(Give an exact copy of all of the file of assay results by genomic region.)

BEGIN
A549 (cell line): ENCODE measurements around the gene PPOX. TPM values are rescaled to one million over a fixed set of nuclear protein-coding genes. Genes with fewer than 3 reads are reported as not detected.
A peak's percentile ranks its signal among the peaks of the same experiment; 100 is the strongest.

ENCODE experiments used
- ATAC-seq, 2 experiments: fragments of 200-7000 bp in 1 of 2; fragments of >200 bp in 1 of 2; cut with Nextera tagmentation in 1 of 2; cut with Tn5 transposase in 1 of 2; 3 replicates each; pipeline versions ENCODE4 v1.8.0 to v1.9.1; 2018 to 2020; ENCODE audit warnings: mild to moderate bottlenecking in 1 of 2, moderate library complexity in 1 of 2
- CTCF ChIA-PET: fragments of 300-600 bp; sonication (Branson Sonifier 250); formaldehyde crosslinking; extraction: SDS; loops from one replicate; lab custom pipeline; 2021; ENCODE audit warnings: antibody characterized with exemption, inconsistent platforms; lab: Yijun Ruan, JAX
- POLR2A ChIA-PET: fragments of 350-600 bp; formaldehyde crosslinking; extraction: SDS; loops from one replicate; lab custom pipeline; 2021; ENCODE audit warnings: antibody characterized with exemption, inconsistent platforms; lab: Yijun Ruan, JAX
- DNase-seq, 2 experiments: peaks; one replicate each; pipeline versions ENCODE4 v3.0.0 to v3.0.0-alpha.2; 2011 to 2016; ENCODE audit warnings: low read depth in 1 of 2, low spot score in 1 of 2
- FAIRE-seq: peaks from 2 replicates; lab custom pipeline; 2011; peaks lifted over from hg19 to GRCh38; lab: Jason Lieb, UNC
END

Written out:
A549 (cell line): ENCODE measurements around the gene PPOX. TPM values are rescaled to one million over a fixed set of nuclear protein-coding genes. Genes with fewer than 3 reads are reported as not detected.
A peak's percentile ranks its signal among the peaks of the same experiment; 100 is the strongest.

ENCODE experiments used
- ATAC-seq, 2 experiments: fragments of 200-7000 bp in 1 of 2; fragments of >200 bp in 1 of 2; cut with Nextera tagmentation in 1 of 2; cut with Tn5 transposase in 1 of 2; 3 replicates each; pipeline versions ENCODE4 v1.8.0 to v1.9.1; 2018 to 2020; ENCODE audit warnings: mild to moderate bottlenecking in 1 of 2, moderate library complexity in 1 of 2
- CTCF ChIA-PET: fragments of 300-600 bp; sonication (Branson Sonifier 250); formaldehyde crosslinking; extraction: SDS; loops from one replicate; lab custom pipeline; 2021; ENCODE audit warnings: antibody characterized with exemption, inconsistent platforms; lab: Yijun Ruan, JAX
- POLR2A ChIA-PET: fragments of 350-600 bp; formaldehyde crosslinking; extraction: SDS; loops from one replicate; lab custom pipeline; 2021; ENCODE audit warnings: antibody characterized with exemption, inconsistent platforms; lab: Yijun Ruan, JAX
- DNase-seq, 2 experiments: peaks; one replicate each; pipeline versions ENCODE4 v3.0.0 to v3.0.0-alpha.2; 2011 to 2016; ENCODE audit warnings: low read depth in 1 of 2, low spot score in 1 of 2
- FAIRE-seq: peaks from 2 replicates; lab custom pipeline; 2011; peaks lifted over from hg19 to GRCh38; lab: Jason Lieb, UNC